Testimony of Roger Blobaum, Center for Science in the Public Interest
Environment Matters Committee Maryland House of Delegates
March 6, 1990
My name is Roger Blobaum and I direct a food and agriculture project at the Center for Science in the Public Interest (CSPI) in Washington. CSPI is a nonprofit public interest organization that has 200,000 members nationwide and advocates improved health and nutrition policies. The main activity of our food and agriculture project is working for adoption of federal and state policies that encourage production of both locally-grown and certified organic food.
Almost all the progress in this area so far has been at the state level. Organic certification programs are now in place in 22 states. Several others, including the neighboring states of Virginia and Pennsylvania, have program proposals under active consideration.
We support Delegate Hattery’s bill to direct the Maryland Department of Agriculture to establish a certification and labeling program for the production and marketing of organic food. The department has worked closely with Maryland organic growers, consumer representatives, and others for several months. I have participated in two meetings at the department and am aware of the positive attitude and working relationship established. I would urge you to endorse this strong beginning and direct the department to begin the formal rulemaking process needed to establish an organic certification program here in Maryland.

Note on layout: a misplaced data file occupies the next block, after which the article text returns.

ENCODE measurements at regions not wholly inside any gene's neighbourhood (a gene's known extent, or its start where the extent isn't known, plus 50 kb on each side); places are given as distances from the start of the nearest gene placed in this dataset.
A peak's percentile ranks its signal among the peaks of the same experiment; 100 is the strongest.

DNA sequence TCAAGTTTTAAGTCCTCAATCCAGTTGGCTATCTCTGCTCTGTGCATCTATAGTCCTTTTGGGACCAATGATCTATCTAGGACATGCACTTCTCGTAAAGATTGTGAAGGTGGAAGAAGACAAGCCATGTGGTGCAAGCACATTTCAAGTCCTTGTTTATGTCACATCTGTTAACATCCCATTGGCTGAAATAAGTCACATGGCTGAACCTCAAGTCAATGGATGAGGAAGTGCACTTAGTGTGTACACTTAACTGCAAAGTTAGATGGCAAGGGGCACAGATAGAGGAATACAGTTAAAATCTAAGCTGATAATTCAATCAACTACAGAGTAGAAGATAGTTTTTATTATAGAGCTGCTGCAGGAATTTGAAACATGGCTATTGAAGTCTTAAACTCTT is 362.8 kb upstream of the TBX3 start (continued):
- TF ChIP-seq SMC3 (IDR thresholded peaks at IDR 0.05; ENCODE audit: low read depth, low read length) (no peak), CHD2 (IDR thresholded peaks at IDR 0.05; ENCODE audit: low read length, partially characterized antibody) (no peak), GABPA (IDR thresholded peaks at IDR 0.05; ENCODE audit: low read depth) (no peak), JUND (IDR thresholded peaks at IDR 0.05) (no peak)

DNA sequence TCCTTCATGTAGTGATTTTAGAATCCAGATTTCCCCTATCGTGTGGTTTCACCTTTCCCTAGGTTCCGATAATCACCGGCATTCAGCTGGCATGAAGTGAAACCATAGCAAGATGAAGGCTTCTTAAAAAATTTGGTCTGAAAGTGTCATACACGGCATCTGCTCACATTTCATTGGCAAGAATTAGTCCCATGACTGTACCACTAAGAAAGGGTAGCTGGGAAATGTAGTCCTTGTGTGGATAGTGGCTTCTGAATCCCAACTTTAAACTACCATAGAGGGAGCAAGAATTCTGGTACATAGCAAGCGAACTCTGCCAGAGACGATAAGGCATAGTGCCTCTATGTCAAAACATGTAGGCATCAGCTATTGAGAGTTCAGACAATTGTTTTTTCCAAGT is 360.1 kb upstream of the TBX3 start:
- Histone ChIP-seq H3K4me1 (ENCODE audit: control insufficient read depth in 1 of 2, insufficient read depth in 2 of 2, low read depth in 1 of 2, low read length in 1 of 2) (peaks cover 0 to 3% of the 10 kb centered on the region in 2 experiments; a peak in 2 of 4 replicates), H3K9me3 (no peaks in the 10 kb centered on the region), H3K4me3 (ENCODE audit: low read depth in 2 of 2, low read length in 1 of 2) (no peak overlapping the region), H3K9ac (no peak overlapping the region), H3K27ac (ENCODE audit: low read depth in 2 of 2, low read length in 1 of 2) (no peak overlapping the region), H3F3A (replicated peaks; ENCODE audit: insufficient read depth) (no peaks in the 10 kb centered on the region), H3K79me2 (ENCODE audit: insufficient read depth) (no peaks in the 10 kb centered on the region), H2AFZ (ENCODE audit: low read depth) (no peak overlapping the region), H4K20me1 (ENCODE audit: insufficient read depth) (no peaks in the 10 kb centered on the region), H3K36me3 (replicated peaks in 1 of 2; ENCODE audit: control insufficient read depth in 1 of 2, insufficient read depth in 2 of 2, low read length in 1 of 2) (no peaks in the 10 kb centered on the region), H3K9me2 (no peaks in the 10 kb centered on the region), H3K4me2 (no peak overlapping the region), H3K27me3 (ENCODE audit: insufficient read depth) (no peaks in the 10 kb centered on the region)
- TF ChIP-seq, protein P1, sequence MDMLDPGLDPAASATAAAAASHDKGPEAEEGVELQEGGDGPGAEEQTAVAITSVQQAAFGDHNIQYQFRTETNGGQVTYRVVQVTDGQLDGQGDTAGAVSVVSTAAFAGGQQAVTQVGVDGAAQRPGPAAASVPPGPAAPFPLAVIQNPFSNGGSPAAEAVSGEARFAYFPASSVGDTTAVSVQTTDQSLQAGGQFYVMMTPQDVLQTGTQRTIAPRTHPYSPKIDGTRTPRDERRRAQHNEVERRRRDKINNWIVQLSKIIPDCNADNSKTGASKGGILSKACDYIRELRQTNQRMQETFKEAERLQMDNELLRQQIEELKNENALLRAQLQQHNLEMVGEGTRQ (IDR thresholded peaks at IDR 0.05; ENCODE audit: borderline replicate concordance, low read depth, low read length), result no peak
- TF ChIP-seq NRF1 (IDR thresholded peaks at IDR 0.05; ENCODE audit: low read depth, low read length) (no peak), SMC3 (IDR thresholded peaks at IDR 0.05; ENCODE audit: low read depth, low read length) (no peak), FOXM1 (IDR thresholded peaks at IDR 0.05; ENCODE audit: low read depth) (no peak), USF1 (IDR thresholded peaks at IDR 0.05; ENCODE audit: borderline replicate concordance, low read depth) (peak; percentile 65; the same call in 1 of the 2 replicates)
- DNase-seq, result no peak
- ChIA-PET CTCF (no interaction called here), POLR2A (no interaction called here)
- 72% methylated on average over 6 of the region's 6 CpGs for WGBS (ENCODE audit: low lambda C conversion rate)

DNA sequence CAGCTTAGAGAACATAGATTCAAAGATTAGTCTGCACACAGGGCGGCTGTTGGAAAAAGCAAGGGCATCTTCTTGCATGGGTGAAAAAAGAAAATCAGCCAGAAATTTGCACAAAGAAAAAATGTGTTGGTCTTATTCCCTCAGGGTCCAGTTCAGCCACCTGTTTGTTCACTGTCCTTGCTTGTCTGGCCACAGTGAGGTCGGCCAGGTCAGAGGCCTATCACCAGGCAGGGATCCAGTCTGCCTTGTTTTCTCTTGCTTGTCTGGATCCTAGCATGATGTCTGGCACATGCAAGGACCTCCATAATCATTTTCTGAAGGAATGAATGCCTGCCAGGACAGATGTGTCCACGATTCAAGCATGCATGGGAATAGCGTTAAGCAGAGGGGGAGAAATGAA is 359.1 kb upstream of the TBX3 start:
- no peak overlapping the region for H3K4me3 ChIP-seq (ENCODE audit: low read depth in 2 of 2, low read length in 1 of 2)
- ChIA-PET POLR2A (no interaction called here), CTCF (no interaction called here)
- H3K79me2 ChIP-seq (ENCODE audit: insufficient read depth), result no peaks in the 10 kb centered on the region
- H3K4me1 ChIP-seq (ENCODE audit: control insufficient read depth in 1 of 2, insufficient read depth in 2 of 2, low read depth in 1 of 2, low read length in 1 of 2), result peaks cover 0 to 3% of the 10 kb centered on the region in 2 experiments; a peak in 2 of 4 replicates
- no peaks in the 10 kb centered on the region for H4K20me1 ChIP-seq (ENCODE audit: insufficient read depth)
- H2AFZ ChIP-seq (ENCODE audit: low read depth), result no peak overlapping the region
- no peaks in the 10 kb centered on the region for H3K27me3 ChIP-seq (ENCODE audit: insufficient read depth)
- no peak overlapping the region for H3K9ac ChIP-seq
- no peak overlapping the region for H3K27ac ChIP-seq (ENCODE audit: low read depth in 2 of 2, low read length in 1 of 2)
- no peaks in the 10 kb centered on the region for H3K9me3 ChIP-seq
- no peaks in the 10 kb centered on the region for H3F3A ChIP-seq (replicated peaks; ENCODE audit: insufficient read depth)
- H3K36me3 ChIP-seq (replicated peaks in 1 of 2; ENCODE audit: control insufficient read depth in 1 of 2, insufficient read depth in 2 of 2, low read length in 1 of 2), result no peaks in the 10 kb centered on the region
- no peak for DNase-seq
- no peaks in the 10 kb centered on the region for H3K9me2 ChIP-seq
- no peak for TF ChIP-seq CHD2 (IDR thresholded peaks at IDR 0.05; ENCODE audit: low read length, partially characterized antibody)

I appreciate this opportunity to submit information showing that consumer interest in organic food is expanding, that the market for organic production shows strong growth, that economic surveys suggest these trends will continue, and that these market-related developments offer an unusual economic opportunity for Maryland growers.
Organic growers in Maryland now sell directly to individuals and to customers at farmers markets. Many also sell to food cooperatives, health food stores, and restaurants. The buyers in these transactions know the growers and have some knowledge of their operation and, as a result, accept the grower’s representation that the food is organically grown.
That kind of arrangement is inadequate in situations where the sale is made to a distributor or wholesaler or chain store buyer who does not know the grower and needs third-party certification showing the food is grown organically. Certification also makes it possible to provide the label that assures the consumer, who also has no knowledge of the grower’s operation, that the food is grown organically. That is why a certification and labeling program is important to Maryland growers who want to gain access to wholesale, processing, and chain store buyers who contract for certified organic production and buy in volume. It would enable them to compete as well for large-volume out-of-state markets on the East Coast and elsewhere.
Expanding consumer interest in certified organic food is supported by industry surveys. The 1989 trends report of the Food Marketing Institute, the supermarket trade association, found 82 percent of the respondents view pesticide residues in food as a serious hazard. The Fresh Trends 1990 consumer survey conducted by The Packer, the trade publication of the produce industry, found that 26 percent of the consumers surveyed reported they had changed their food buying habits because of chemical residues. A majority said they preferred organically-grown food even if it cost more. And 11 percent said they had sought out and purchased organically-grown food in 1989. This survey by The Packer is significant because it shows what consumers concerned about pesticide residues are actually willinc to do about it.